After this big run, naturally we heard that there are too many bulls. They have been lulled in, are way more optimistic than they should be and are ready to bail at a moment's notice, like the "wrong" data for the Fed or a sudden mistake by the Chinese that triggers instant tariffs or, of course, by the fabled black swan, whatever that is.
My question is, what are we too bullish about? Which sectors? Are we too bullish on, say, the financials, after last week's run? Hard to tell, when you have incredibly substantive boosts in dividends and buybacks, then there is a big reason to change views to a more positive stance.
How can you think the same about Goldman Sachs (GS) after a dividend boost from $0.85 to $1.25 and a $7 billion buyback -- almost 10% of the company's shares extant? How can that be the same? How can you feel the same way after more buybacks and dividend boosts for Citi (C) and JP Morgan (JPM) ? Sure, you can sell them. And with the possibility of the Fed cutting rates, maybe you should. In the end, though, these stocks got cheaper post C-Car and I can't say that there's all that much enthusiasm: The stocks are simply better.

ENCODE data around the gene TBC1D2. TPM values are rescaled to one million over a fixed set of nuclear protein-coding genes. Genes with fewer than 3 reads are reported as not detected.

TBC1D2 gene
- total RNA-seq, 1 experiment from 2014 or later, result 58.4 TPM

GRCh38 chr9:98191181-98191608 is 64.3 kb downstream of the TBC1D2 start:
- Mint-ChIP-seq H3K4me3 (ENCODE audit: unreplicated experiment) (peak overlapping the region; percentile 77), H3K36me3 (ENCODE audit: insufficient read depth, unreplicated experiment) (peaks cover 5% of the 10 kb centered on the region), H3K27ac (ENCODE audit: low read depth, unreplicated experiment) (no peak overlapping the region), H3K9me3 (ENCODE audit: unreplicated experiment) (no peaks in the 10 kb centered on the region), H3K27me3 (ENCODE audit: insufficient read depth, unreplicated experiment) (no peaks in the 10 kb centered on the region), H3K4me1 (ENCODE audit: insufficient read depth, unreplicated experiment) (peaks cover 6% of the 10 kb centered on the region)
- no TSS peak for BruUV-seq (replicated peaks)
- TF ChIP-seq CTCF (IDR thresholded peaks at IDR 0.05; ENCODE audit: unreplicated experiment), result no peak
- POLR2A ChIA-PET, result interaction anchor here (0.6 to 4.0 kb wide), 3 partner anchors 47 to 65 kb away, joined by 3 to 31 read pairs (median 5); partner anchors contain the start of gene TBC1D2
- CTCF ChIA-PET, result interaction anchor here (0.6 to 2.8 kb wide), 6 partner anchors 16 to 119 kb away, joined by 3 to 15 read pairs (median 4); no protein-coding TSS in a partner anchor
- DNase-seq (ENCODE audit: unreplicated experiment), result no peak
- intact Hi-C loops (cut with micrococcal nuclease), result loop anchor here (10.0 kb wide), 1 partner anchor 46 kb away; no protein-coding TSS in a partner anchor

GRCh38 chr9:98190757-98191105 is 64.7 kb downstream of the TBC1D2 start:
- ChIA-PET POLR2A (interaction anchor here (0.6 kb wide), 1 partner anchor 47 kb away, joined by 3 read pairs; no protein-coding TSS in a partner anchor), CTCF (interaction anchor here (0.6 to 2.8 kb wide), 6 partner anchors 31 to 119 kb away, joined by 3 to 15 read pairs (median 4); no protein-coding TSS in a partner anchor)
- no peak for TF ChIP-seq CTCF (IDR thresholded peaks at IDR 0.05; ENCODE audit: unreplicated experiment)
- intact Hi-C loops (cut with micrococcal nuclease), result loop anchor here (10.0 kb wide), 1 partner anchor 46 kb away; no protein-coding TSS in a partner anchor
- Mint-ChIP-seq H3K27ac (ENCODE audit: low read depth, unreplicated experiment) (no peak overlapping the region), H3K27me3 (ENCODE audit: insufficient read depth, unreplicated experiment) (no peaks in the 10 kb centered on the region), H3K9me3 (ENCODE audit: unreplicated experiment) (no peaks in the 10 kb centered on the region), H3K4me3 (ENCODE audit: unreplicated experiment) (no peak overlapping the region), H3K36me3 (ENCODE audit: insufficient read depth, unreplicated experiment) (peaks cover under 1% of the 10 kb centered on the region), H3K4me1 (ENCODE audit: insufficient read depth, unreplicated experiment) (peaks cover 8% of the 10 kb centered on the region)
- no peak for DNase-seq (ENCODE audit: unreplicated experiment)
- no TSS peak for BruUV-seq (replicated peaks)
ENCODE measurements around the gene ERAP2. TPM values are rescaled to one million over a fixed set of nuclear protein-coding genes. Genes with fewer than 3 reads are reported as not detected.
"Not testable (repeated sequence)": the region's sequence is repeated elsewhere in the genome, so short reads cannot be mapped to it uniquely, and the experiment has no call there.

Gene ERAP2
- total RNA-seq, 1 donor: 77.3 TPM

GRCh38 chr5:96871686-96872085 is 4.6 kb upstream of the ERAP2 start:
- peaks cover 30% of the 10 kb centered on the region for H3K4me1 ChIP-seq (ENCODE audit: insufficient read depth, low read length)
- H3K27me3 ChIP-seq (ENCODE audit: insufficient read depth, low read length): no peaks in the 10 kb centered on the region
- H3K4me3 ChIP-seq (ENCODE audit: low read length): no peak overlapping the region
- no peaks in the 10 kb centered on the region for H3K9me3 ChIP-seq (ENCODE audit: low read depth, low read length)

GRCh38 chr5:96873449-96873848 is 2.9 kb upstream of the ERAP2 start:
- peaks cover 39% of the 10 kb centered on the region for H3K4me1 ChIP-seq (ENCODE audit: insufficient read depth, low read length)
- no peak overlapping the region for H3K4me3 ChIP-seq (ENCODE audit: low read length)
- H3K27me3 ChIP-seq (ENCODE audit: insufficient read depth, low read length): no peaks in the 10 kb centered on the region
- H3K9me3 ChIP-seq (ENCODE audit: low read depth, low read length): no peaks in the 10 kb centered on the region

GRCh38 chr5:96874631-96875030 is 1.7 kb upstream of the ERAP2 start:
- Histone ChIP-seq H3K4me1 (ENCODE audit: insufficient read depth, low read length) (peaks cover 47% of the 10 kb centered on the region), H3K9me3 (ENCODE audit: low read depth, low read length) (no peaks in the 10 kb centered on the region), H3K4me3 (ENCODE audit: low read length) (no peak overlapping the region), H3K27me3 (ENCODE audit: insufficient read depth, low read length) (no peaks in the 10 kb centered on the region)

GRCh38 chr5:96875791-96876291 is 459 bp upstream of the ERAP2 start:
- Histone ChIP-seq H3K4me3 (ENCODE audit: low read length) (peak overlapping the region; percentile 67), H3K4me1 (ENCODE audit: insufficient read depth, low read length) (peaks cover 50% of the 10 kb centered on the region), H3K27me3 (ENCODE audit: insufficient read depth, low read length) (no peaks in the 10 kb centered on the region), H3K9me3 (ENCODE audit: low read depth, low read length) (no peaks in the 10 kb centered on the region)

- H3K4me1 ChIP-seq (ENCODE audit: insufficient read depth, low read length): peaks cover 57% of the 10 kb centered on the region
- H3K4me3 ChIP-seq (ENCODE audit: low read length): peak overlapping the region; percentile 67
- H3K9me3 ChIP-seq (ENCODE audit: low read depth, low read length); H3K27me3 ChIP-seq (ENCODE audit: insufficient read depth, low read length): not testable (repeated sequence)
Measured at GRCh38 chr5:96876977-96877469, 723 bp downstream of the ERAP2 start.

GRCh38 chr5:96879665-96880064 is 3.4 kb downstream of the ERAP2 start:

Health care? Dream on. The managed care stocks have become a proxy on the candidacy of Joe Biden. He does badly in debates -- as he did last week -- they go down. The drug companies? More articles today about how they are price gouging. I think they've become prisoners and are rarely roaring as they used to. I don't think sustained outperformance is in the cards for anything healthcare. Not with the Dems almost universally showing interest in universal health care not universal health insurance.